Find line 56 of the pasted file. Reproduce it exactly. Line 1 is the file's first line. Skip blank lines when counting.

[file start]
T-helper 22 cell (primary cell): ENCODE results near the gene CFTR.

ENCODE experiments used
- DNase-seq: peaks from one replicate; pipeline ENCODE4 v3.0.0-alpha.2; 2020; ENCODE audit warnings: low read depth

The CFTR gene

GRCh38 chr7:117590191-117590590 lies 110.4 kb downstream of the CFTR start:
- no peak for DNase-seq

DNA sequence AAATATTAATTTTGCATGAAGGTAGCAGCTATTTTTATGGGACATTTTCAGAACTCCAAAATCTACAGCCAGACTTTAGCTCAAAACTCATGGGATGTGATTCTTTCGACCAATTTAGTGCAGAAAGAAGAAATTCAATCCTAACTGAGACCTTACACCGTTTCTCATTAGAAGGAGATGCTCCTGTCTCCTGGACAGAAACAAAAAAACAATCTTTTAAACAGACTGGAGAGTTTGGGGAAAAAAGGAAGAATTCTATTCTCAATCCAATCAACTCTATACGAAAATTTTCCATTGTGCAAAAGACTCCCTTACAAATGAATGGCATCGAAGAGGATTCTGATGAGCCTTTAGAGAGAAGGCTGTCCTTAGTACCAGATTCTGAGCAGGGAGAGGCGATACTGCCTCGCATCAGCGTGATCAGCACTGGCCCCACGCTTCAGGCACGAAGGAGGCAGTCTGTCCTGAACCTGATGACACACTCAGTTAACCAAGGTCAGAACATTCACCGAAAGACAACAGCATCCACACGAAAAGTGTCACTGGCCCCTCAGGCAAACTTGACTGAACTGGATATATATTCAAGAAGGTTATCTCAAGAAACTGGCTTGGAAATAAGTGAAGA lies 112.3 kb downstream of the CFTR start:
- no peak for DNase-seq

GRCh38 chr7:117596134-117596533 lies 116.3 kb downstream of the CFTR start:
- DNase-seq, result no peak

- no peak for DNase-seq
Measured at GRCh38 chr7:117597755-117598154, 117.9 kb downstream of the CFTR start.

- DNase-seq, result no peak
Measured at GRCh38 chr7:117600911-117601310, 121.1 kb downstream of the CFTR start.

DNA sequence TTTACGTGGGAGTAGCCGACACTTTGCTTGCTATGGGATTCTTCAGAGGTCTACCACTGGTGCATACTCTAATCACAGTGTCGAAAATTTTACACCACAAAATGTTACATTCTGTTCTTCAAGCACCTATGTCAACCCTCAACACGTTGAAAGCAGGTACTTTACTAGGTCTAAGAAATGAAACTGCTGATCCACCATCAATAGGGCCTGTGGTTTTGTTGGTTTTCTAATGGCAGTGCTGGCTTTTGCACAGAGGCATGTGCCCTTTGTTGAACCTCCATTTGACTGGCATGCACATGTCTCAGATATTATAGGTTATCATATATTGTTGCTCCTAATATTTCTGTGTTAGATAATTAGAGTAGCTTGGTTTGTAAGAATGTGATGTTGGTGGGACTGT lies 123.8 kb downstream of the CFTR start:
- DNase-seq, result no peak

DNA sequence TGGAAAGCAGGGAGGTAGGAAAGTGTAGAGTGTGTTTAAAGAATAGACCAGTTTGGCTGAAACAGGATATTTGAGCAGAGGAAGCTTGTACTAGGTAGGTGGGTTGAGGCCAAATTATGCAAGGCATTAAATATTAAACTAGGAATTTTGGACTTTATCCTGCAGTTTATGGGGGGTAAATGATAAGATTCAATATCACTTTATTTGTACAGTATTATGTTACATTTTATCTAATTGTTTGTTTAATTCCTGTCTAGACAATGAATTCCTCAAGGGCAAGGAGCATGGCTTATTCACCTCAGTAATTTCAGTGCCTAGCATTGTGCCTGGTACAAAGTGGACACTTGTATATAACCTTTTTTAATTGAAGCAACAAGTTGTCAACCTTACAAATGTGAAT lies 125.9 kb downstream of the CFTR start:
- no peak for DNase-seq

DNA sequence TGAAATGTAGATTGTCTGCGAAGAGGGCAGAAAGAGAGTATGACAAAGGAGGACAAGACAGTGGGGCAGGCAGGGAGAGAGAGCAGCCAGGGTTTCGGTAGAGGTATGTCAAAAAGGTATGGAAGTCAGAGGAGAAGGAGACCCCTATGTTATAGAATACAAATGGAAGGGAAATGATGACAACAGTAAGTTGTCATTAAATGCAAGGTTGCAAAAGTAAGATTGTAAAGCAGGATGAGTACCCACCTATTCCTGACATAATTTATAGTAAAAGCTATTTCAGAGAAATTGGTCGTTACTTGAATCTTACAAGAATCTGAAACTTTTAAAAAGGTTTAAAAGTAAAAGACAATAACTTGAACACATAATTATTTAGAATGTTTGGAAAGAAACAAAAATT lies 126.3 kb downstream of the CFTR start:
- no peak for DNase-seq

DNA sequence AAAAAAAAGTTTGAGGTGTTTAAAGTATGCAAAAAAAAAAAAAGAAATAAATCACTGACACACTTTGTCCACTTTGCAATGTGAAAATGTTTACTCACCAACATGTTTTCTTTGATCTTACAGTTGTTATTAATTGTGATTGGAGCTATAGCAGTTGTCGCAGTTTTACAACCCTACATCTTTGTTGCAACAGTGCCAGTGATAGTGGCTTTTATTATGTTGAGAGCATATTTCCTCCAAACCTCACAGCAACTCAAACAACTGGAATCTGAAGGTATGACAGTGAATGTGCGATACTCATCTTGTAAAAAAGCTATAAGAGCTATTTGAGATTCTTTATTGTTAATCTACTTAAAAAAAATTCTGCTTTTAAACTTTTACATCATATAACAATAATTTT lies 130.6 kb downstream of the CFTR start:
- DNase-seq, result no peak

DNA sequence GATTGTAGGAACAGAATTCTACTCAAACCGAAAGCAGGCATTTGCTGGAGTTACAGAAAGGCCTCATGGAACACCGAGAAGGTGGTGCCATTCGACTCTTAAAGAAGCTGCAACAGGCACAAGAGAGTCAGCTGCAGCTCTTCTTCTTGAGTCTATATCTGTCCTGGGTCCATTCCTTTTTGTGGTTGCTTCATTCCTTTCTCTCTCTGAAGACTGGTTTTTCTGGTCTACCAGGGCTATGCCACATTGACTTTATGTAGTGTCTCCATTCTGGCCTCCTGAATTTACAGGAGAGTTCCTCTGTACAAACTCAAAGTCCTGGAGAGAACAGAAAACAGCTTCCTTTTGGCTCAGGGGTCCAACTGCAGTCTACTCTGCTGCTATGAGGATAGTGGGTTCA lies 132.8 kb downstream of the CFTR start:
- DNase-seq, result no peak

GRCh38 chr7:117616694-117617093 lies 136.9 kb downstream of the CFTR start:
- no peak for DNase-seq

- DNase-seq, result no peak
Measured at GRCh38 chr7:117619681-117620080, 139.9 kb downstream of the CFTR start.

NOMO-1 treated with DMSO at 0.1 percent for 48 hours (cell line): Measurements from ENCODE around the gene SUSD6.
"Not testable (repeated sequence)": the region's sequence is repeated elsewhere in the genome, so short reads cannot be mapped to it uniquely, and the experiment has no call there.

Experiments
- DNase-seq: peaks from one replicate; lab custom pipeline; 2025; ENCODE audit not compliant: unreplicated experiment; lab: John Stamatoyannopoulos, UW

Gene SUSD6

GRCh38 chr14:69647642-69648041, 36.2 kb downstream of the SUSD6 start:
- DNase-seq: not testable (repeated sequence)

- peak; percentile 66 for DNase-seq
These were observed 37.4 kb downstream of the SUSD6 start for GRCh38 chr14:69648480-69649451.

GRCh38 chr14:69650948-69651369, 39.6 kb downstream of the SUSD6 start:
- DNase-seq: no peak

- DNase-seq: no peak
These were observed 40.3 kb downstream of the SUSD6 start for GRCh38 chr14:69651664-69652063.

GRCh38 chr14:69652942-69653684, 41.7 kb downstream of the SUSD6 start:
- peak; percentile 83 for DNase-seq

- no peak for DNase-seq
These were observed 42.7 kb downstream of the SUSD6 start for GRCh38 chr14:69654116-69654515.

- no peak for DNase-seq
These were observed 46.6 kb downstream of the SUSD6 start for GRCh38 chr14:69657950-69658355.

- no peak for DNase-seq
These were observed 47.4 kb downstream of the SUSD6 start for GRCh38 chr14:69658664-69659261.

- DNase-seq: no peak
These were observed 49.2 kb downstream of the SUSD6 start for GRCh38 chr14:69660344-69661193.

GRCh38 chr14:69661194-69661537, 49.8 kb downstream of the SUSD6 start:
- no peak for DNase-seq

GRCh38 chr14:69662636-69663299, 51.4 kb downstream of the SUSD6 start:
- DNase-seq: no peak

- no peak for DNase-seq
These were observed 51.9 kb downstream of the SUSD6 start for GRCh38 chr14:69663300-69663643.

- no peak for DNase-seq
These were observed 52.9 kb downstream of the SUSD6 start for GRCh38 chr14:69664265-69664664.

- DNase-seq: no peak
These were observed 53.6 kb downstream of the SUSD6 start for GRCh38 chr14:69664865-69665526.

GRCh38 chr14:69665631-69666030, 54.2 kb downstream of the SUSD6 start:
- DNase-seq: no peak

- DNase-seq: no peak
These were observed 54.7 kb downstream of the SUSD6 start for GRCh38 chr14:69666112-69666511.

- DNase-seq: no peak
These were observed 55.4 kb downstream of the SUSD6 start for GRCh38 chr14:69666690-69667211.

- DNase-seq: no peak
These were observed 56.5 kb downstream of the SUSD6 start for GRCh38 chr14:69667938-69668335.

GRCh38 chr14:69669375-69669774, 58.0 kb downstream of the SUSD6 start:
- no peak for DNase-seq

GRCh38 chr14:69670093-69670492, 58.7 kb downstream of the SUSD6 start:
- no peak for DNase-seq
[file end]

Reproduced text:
- no peak for DNase-seq